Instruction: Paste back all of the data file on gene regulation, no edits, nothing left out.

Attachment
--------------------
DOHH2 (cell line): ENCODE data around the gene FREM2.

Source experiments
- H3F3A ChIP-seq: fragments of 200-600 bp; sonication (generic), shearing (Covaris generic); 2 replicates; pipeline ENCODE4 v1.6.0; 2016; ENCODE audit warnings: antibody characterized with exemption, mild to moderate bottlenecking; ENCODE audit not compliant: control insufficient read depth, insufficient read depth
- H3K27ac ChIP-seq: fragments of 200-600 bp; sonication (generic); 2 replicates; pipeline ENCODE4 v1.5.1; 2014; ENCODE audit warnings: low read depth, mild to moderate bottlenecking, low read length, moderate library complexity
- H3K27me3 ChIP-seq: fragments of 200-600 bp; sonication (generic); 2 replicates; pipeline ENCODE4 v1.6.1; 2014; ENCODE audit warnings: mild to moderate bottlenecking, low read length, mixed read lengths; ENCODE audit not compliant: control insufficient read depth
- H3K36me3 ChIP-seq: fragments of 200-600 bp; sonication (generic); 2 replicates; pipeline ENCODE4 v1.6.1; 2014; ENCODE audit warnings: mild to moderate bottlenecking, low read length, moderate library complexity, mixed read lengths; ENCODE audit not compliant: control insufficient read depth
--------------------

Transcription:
DOHH2 (cell line): ENCODE data around the gene FREM2.

Source experiments
- H3F3A ChIP-seq: fragments of 200-600 bp; sonication (generic), shearing (Covaris generic); 2 replicates; pipeline ENCODE4 v1.6.0; 2016; ENCODE audit warnings: antibody characterized with exemption, mild to moderate bottlenecking; ENCODE audit not compliant: control insufficient read depth, insufficient read depth
- H3K27ac ChIP-seq: fragments of 200-600 bp; sonication (generic); 2 replicates; pipeline ENCODE4 v1.5.1; 2014; ENCODE audit warnings: low read depth, mild to moderate bottlenecking, low read length, moderate library complexity
- H3K27me3 ChIP-seq: fragments of 200-600 bp; sonication (generic); 2 replicates; pipeline ENCODE4 v1.6.1; 2014; ENCODE audit warnings: mild to moderate bottlenecking, low read length, mixed read lengths; ENCODE audit not compliant: control insufficient read depth
- H3K36me3 ChIP-seq: fragments of 200-600 bp; sonication (generic); 2 replicates; pipeline ENCODE4 v1.6.1; 2014; ENCODE audit warnings: mild to moderate bottlenecking, low read length, moderate library complexity, mixed read lengths; ENCODE audit not compliant: control insufficient read depth